Amid Food Shortages, Syrian Opposition Now Runs Many Towns
As the Syrian opposition gains control of large swaths of territory in the country's north, local councils are emerging as the first alternative authority after 21 months of revolt.
It is still unclear if the civilian councils can impose order in war-torn areas where rebels have the power of arms. And at least parts of major cities remain in the hands of President Bashar Assad's forces.
However, as humanitarian aid trickles in, these activists hope the balance of power will shift to an elected civilian authority and fulfill the dreams of the revolt, which include democracy in Syria.
"We have established a number of offices, financial relief, medical and refugees," says a lawyer from the city of Idlib, in the northwest. He's taking a break from a lively council meeting in a barely furnished office in southern Turkey.
He's part of an 18-member council, elected in early December when 250 activists held a vote. The council members cross the Turkey-Syria border for meetings because it's safe. Like most local governments, this council has come together to discuss the budget.
"We are going to find ways for people in need," says Yasser, a lawyer, who can't be fully named for his security.
He pulls a bank book from his pocket to show that there is something to discuss. The government of Qatar donated $8 million to Syria's provincial governments in a meeting in Istanbul this month. Idlib's share is $800,000. But the gift won't go far, he says.
"Flour, food and some for the displaced people," he says. "We will make a vote in a democratic way."
Local Councils Are Strongest In The North
These formal local councils are strongest in Idlib and Aleppo province where the regime's hold, even over the central cities, is weakening.
The local councils, which now exist in all 14 Syrian provinces, are linked to the newly formed Syrian National Coalition, now recognized by the U.S. and more than 100 governments as the legitimate representative of the Syrian people. The new structure, an opposition group outside the country, with direct ties to the leadership in the provinces, is intended as a building block for a new government.
"Money will create social legitimacy, " says Gokhan Bacik, an assistant professor of international relations at Fatih University in Gaziantep, Turkey, and a specialist on Syria. "If it's used correctly, the opposition groups can create local authority."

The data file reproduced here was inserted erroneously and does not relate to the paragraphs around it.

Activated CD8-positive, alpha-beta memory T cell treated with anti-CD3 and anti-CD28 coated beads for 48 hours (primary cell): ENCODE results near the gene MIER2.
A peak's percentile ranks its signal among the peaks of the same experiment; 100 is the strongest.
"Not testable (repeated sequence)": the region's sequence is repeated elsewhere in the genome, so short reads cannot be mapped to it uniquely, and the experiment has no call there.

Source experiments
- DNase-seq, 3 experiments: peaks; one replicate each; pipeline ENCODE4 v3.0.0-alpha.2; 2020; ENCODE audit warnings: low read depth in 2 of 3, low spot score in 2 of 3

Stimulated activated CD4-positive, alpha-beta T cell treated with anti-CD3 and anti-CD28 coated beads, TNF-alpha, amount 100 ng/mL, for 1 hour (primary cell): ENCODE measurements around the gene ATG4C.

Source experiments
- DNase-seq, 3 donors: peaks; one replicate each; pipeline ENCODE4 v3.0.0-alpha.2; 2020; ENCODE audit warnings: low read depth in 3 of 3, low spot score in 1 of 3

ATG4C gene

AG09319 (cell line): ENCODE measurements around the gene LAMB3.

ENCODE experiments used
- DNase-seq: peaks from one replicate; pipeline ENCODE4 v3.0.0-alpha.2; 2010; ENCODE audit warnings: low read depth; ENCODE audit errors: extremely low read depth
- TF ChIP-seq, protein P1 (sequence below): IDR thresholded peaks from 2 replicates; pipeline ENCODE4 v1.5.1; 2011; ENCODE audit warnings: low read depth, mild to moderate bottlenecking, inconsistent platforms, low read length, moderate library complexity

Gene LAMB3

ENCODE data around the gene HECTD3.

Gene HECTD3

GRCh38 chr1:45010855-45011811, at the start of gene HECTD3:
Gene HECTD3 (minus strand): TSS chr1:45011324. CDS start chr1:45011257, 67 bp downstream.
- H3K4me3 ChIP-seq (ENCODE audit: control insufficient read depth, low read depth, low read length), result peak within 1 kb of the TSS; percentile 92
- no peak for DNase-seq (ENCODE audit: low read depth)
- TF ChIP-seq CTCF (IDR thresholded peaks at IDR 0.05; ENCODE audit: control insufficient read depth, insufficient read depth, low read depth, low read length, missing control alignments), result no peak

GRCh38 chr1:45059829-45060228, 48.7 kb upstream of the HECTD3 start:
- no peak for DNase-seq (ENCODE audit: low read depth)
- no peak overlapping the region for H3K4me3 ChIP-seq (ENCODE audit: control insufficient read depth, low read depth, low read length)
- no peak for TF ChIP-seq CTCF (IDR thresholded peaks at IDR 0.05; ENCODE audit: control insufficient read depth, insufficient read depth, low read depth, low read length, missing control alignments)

But the humanitarian crisis is driving budget decisions.
The crucial problem is bread, a staple of the Syrian diet. There isn't enough to go around, and prices are soaring, in some places up 200 percent. The Syrian air force has targeted bakeries, the fuel has run out, and the basic commerce has broken down.
For the Idlib council, bread is the most important issue: how to get it into the province and how to pay for the flour. The projects for a salaried civil police department will have to wait.
Growing Food Shortages
The food crisis is especially dire in Aleppo province, where the main city, Aleppo, has been without water and electricity for weeks.
"There is hardly any bread," says Syrian journalist Samir Kanjo, who lives in southern Turkey but still has family in Aleppo. People who still have money can buy bread at 20 times the price, but 70 percent of the people in the city can't afford bread at any price, he says.
The civilian authority in Aleppo, called the Transitional Revolutionary Council, is a group of well-known activists headed by Dr. Jalal Edeen Kangi, a civil engineer and a professor from Aleppo University.
"Aleppo is led by people who are educated professionals; many of us were educated abroad," he says. "It's not a group of conservative, religious people."
Aleppo received $1 million from the Qatari donation, which immediately went to purchase wheat. Other needs were put on hold — like paying the salaries for 400 police officers and collecting a mountain of garbage festering on the city's outskirts.
"We have 6 million people in the province. We need 1,200 tons of bread a day," says a former city official who has been advising the council. He asked not to be identified by name for his security. "What is happening is crisis management. We are only thinking of the crisis."
The crisis is the first test of the governing skills of the Transitional Revolutionary Council. The legitimacy of this local leadership will depend on their ability to supply bread for an increasingly desperate population.
But the success of the local council depends on the international community, says Kangi, the head of the Aleppo council.
After recognizing the Syrian National Coalition in Morocco last week, Western and Arab governments pledged more than $200 million to back the new group. For Kangi, the money needs to come soon, because, he says, the councils need to provide more than bread to survive.
"We want to build a new Syria based on the 21st century," he says, but Syria right now is a land of ruins.
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